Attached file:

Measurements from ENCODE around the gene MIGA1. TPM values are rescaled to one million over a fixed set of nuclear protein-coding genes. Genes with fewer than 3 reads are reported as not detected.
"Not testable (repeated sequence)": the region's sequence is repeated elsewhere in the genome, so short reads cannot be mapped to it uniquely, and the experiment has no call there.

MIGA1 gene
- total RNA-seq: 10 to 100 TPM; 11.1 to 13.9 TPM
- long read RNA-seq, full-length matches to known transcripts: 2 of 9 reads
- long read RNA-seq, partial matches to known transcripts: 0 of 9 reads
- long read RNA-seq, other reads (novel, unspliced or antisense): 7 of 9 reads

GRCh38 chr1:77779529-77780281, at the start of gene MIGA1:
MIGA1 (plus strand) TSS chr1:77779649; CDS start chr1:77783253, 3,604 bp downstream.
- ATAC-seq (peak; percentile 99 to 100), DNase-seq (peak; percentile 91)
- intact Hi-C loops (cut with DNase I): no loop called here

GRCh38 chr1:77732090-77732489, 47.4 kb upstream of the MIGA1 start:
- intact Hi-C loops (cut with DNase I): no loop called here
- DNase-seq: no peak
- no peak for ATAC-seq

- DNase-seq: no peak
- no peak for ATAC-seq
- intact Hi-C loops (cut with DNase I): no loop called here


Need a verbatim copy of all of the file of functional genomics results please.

Measurements from ENCODE around the gene MIGA1. TPM values are rescaled to one million over a fixed set of nuclear protein-coding genes. Genes with fewer than 3 reads are reported as not detected.
"Not testable (repeated sequence)": the region's sequence is repeated elsewhere in the genome, so short reads cannot be mapped to it uniquely, and the experiment has no call there.

MIGA1 gene
- total RNA-seq: 10 to 100 TPM; 11.1 to 13.9 TPM
- long read RNA-seq, full-length matches to known transcripts: 2 of 9 reads
- long read RNA-seq, partial matches to known transcripts: 0 of 9 reads
- long read RNA-seq, other reads (novel, unspliced or antisense): 7 of 9 reads

GRCh38 chr1:77779529-77780281, at the start of gene MIGA1:
MIGA1 (plus strand) TSS chr1:77779649; CDS start chr1:77783253, 3,604 bp downstream.
- ATAC-seq (peak; percentile 99 to 100), DNase-seq (peak; percentile 91)
- intact Hi-C loops (cut with DNase I): no loop called here

GRCh38 chr1:77732090-77732489, 47.4 kb upstream of the MIGA1 start:
- intact Hi-C loops (cut with DNase I): no loop called here
- DNase-seq: no peak
- no peak for ATAC-seq

- DNase-seq: no peak
- no peak for ATAC-seq
- intact Hi-C loops (cut with DNase I): no loop called here